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With state school partners, Coursera explores different uses for massive online courses

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In the year or so since its launch, online learning startup Coursera has touted partnerships with some of the world’s most elite institutions. And, under most of those arrangements, the schools create online courses for tens of thousands of students anywhere to watch.  But with its latest cohort of partners, which the company is set to announce Thursday, Coursera is trying a different strategy on for size.

Working with 10 state schools, including the State University of New York, the University of Colorado System and the University of New Mexico, Coursera said it plans to explore various uses for massive open online courses (MOOCs). Instead of just creating open courses for anyone, the institutions plan to use MOOCs for blended learning experiences (that combine online and offline instruction), as well as to improve completion rates, quality and access at their schools.

“Up until now we’ve been doing a very good job giving a free education to people around the world,” said co-founder Andrew Ng. “But one thing a lot of people still need is a college degree. This is a big step toward helping make that better.”

Noting that about 75 percent of people in the U.S. attend schools in state university systems, Ng said Coursera’s partners plan to experiment with Coursera in a variety of ways.

For some partners, Coursera could enable various campuses within a system to pool resources, which could be particularly helpful as state schools face tighter budgets. For example, one campus could create an effective Introduction to Biology class, another could create an Introduction to Psychology and the courses could be shared by students across the system.

For other partners, the platform could enable faculty to adapt existing MOOC content to fit their courses or offer courses to non-matriculated students that could potentially be used for credit.  Ng said that very few partners currently award credit for Coursera courses offered by their institution but five courses have been won approval from the American Council on Education (ACE) for credit equivalency.

At the University of Kentucky, for example, the plan is to use Coursera to help prepare admitted students for college-level courses. As with several colleges, many students enter the University of Kentucky unprepared for science and math courses, Vince Kellen, the university’s CIO and senior vice provost, told me. While anyone online will be able to take the Introduction to Chemistry course the school plans to place on Coursera, he said it will primarily be intended for incoming freshmen and sophomores at his school.

“Rather than trying to build a course for the elite learning, this lets us reach a large percentage of students preparing for college,” Kellen said.

In the past few months, MOOCs have come under attack at a few universities, with faculty arguing that the massive online classes could weaken non-elite schools and promote a two-tier university system. Ng said he believes that Coursera’s partnerships could help strengthen state schools through blended learning and other approaches that enable professors to bring more resources into the classroom. And he said that he doesn’t buy the notion that MOOCs will lead to a two-class college system.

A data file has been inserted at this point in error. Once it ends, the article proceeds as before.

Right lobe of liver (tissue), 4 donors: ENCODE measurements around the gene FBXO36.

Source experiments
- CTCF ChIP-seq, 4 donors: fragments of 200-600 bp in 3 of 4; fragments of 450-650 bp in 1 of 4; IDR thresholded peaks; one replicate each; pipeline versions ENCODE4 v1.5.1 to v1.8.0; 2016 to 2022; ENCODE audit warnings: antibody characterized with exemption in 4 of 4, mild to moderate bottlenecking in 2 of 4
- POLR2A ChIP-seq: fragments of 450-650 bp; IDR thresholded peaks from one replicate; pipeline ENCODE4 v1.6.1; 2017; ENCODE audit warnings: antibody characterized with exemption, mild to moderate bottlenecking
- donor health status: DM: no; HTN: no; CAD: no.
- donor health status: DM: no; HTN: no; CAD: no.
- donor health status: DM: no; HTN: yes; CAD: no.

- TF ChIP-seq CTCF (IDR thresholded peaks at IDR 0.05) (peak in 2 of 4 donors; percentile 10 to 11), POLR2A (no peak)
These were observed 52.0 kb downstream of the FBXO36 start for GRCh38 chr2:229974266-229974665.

Even though Coursera may offer a great Intro to Calculus class offered by the University of Pennsylvania, that doesn’t mean students at every school should take it, he said, adding, “There are students at different levels, adding content makes sure you have content at different levels… [For some students], having their local professor create a different course would serve them better.”

2 Responses to “With state school partners, Coursera explores different uses for massive online courses”

  1. Mike A

    I welcome Coursera’s innovative model because the current education industry is a racket. Their high prices encourage debt as a way of life and poverty. With few jobs for graduates, the debtors become defaulters. When you are a defaulter, it goes on your credit record. When the defaulter apply’s for a job, their credit report is flagged and they cannot get the job. In fact, they cannot get any job that checks their credit. Since most employers check applicants credit the defaulter cannot get any job. Their skills evaporate and the interest and penalties on their school loan explodes. The graduate is then left with a debt bomb that can never be paid off. What a deal…..

  2. ricdesan

    This couldnt come at a better time but Andrew needs to ‘Amazon’ the higher education industry to pop the education debt bubble and end what is quickly becoming the debt indentured servitude of a generation. When it is affordable and portable education will reach its potential

    When education cost is brought back down to earth and greed is reigned in – in the education system, then maybe this countries ability to innovate again will return and so will the Renaissance of the private sector!